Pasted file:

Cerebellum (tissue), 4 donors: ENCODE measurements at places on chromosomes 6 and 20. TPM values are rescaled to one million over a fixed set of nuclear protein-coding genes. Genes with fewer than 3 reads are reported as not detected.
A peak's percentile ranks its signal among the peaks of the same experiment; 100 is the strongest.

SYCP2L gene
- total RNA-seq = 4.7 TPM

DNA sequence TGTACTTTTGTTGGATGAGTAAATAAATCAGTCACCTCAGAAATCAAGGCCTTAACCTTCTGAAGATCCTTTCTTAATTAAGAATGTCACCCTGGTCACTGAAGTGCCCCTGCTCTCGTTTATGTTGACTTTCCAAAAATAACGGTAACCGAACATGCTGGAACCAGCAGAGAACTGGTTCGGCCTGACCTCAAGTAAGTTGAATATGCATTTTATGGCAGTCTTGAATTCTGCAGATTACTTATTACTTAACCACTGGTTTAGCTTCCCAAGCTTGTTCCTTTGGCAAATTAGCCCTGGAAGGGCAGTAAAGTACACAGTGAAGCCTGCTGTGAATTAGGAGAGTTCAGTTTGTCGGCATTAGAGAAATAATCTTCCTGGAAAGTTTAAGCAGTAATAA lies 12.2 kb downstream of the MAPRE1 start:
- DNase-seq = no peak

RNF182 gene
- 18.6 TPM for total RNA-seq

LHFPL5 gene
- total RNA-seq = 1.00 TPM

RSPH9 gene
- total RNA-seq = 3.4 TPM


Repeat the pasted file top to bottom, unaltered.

Cerebellum (tissue), 4 donors: ENCODE measurements at places on chromosomes 6 and 20. TPM values are rescaled to one million over a fixed set of nuclear protein-coding genes. Genes with fewer than 3 reads are reported as not detected.
A peak's percentile ranks its signal among the peaks of the same experiment; 100 is the strongest.

SYCP2L gene
- total RNA-seq = 4.7 TPM

DNA sequence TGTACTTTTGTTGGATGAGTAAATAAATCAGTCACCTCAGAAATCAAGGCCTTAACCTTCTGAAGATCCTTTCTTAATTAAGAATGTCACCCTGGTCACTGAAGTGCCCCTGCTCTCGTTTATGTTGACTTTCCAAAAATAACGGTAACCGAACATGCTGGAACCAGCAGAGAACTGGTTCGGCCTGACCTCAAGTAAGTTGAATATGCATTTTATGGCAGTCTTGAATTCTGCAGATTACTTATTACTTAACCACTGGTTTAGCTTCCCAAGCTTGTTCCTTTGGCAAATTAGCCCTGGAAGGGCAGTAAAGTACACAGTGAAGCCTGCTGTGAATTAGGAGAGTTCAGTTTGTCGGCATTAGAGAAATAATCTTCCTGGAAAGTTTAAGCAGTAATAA lies 12.2 kb downstream of the MAPRE1 start:
- DNase-seq = no peak

RNF182 gene
- 18.6 TPM for total RNA-seq

LHFPL5 gene
- total RNA-seq = 1.00 TPM

RSPH9 gene
- total RNA-seq = 3.4 TPM